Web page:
I am very distractible. Students know this; I know this. For this and multiple other reasons (including insipid tardiness on the part of my students) the first few minutes of class is often filled with retrieving forgotten textbooks, quieting down the pockets of flirtation, and acknowledging the students who show up two minutes late with a coffee.
Numerous factors have led me to the institution of class starters for grade 9s. I will do my best to summarize them here and introduce my framework, theory, and pedagogy behind them.
Why Starters? (The multiple influences)
- Success with my Enriched 9 class last semester
- I used starters to establish a culture of curiosity and conjecturing with my set of “gifted” grade 9 students last year. The tone was beautiful. It taught me valuable lessons about how I need to approach and ameliorate the process into the class time, as well as important logistical tweaks that need to be made.
- Colleague suggestion
- A teacher at my school uses quick start-up questions to encourage punctuality. His are graded, and essentially consist of textbook problems from the previous day. While his motives for using the system are different, the hope of greater efficiency does appeal to me.
- Graduate studies
- My interest in classrooms as complex systems (see Davis & Simmt, 2003 for a good summary) is growing as my studies continue. I believe that teachers need to base their practice in theory–a deep personalization of theory. This doesn’t mean a citation justifies my actions, but my daily enactment of the theory with my students does. It takes a being open to reflection and reflexivity.
- I have found that providing students with a stage to enter into a topic best facilitates the climate of complexity. This means my starter questions are often roundabout ways at deriving the curricular content. They roughly align with the chapters in the textbook, but provide multiple avenues for interpretation and pockets of organization.
- In this way, starters are not meant to assess the students on whether they did their homework, but provide the spark for organized chaos. Some repeat to provide a chance for deeper analysis, and others lend themselves nicely to a “one-and-done” philosophy. It is important for me to root my classroom practice in theory; it enables me to make justifiable decisions on the fly.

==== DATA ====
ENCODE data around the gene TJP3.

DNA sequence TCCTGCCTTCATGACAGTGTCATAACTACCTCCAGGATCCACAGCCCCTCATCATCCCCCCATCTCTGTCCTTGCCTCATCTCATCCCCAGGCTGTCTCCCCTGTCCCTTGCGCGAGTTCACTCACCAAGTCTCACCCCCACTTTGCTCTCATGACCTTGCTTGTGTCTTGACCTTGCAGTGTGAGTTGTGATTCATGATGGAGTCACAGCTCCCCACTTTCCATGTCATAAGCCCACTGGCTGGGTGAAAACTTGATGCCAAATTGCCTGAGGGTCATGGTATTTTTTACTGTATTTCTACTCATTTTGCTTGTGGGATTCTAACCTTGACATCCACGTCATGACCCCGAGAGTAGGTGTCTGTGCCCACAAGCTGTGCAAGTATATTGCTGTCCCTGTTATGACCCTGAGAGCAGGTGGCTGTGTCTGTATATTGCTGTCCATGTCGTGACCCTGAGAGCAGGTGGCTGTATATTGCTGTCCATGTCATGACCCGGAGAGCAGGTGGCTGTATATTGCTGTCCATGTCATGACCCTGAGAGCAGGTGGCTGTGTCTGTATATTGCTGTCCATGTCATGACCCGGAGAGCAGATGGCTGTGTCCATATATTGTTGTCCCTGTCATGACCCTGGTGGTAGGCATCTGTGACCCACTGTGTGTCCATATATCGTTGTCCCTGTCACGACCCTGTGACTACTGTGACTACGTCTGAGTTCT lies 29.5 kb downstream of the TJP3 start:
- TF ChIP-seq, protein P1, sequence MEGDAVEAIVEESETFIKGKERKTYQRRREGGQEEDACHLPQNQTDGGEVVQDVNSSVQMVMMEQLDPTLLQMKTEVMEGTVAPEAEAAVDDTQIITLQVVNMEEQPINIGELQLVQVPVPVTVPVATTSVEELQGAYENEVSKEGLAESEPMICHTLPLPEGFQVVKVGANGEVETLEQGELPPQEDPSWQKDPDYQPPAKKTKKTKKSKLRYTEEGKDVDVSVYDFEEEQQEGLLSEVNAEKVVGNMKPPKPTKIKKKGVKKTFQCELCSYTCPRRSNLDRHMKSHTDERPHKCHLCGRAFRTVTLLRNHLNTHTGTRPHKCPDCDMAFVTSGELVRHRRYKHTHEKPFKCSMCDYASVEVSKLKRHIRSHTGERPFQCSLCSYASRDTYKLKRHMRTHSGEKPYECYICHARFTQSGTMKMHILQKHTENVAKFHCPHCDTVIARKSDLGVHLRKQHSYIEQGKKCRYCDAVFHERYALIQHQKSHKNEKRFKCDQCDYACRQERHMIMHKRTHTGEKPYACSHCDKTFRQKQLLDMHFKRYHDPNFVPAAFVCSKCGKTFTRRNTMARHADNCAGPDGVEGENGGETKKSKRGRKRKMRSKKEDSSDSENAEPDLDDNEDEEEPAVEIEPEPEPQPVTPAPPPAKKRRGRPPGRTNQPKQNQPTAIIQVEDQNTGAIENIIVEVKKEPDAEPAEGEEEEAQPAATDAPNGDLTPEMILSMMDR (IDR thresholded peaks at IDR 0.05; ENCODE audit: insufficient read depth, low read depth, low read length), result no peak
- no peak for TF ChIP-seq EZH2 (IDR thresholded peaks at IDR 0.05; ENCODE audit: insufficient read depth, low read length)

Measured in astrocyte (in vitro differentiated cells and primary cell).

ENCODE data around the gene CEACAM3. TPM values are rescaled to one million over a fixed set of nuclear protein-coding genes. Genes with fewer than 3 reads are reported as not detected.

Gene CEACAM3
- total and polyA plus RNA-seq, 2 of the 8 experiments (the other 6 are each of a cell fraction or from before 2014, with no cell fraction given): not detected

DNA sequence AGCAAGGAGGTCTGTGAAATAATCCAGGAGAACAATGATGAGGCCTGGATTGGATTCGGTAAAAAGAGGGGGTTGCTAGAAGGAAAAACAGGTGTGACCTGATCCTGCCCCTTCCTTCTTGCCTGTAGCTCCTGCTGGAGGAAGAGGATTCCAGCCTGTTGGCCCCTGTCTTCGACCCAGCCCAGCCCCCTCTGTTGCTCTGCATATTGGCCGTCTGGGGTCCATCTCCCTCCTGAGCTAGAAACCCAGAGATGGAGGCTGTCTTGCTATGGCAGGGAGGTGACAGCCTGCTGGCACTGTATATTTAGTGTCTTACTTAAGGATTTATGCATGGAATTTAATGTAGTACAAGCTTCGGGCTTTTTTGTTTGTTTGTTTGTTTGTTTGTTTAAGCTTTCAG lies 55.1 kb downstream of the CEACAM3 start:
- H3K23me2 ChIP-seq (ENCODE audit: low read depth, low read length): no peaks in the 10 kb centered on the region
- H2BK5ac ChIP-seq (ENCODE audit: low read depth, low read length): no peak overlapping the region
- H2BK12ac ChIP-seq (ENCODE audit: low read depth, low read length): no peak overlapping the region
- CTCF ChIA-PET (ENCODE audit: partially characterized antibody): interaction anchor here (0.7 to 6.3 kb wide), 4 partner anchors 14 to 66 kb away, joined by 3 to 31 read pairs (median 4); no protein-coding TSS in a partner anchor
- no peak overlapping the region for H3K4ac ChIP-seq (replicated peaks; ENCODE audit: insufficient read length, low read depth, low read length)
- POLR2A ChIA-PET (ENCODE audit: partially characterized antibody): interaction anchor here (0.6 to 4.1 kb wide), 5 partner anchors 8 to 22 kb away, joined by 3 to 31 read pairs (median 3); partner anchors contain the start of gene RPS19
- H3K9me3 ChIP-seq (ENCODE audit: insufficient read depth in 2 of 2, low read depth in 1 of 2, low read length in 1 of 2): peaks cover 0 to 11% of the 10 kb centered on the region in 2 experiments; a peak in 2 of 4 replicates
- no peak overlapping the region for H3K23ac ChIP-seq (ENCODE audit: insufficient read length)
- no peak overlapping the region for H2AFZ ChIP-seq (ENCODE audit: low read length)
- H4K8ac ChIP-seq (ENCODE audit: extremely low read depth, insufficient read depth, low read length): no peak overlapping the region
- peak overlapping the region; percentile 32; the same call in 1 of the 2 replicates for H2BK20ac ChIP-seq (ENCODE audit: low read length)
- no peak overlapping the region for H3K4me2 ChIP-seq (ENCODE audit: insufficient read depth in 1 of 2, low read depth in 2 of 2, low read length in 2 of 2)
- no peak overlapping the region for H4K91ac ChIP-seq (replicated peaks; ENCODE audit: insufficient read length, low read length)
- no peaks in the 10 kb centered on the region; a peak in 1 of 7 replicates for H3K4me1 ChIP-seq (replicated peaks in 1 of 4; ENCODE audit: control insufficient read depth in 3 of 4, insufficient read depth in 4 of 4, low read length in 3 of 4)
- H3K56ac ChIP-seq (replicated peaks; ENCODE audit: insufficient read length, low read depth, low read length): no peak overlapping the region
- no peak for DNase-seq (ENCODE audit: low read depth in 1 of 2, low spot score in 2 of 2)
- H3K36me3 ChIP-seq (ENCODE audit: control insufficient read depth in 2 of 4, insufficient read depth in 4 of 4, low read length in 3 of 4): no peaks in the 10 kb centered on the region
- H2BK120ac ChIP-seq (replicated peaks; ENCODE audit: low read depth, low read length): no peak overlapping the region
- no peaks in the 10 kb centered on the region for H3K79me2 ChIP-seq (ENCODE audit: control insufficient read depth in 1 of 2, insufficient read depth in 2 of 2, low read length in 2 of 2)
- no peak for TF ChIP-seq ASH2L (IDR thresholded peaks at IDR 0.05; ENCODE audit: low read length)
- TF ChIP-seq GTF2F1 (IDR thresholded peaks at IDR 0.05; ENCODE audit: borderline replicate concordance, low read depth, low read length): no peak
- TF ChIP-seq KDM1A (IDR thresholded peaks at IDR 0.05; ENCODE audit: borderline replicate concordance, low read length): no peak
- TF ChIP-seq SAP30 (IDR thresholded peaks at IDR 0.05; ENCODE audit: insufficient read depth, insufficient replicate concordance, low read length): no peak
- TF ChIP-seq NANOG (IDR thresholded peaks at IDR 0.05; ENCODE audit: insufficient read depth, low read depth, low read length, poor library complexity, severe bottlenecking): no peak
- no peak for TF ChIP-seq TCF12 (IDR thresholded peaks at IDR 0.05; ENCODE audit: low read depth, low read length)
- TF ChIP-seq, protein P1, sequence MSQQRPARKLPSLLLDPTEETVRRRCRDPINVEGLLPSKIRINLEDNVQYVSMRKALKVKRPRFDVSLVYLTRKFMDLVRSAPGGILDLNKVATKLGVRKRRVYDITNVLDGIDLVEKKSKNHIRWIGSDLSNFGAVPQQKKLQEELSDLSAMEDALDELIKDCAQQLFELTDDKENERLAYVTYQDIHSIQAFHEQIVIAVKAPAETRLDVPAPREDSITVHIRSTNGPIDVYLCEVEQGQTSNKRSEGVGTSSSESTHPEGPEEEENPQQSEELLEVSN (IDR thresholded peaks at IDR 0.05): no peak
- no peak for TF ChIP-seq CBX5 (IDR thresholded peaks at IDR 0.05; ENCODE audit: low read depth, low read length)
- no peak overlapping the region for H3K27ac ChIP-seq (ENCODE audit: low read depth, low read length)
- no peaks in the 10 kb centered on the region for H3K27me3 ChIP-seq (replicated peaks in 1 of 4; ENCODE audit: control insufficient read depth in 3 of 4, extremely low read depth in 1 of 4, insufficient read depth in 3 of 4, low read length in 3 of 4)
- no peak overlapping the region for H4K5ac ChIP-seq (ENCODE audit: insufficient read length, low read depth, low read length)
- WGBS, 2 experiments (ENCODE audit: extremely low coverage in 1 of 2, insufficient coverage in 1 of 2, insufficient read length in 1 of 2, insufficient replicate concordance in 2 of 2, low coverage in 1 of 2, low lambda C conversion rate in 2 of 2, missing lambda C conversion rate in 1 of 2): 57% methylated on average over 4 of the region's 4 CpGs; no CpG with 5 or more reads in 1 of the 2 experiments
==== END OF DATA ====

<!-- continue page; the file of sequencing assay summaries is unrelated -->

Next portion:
How are they used?
Class begins with a question projected on the board. Students get into the routine of having their starter portfolio out when the class starts. (I will explain this detail later). As I take attendance, students work on their own problem, but are encouraged to compare with others after they have prepared an argument for their own. This way, the class slowly gets noisier as the multiple strategies are discussed. I generally sit and allow students’ ideas to make the rounds. I do not circulate (like I normally do during an open task). I want them to own the work.
I simply ask for responses and give them autonomy over the room. Some grab the marker and go to the board. Others use the IWB controls. Some prefer to give a verbal explanation, and I scribe it for them. For the first few days/weeks I ask networking questions suck as, “Who else saw this the same way?” or “How is Suzy’s answer like Donny’s?”
It doesn’t take long before students share, “That’s what I did” as the question is being explained. After the student volunteers are exhausted, I usually do one of two things: 1) I highlight a particular student that never shared but I happened to overhear some genius thinking or 2) I ask a leading question about an interpretation that was missed or a connection to something previously encountered.
In this way, the starters do not only serve as an efficiency piece, but a crucial way to start the process of community networking and establish the organizations of complexity.
Just a side note: If you are wondering where to begin to amass these types of problems, visual patterns.org and estimation180.com are great places to start. From there, be imaginative. Find connections to your units of study, anticipate student responses, or scour your existing sources for problems.
What do students use to answer the problems?
Last year I had them bring in a three-ringed folder to put sheets into. This offered a couple problems. 1) those folders become disorganized quickly. 2) full-size sheets were daunting for many students. This year I decided to have them purchase a small exercise book with 1/2 blank and 1/2 ruled pages. In Canada, they are made by Hilroy; I do not know where you Americans can get them. Maybe someone can help me out in the comments section. You can buy these exercise books in Canada almost anywhere. (Walmart or Staples for example). The exercise book becomes more valuable than their textbook. I like the feeling it creates when their own thinking is valued above everything else.
I’m expecting to expand this practice to other classes once a) I can establish a set of good problems and b) become better at facilitating them. The point is to take a common practice, steep it in educational theory, and produce a dual edged sword of efficiency and complexity.
As always, I’m open to failure. It is the best way for me to learn.
Davis, B., & Simmt, E. (2003) Understanding learning systems: Mathematics education and complexity science. Journal for Research in Mathematics Education, 34(2), 137-167.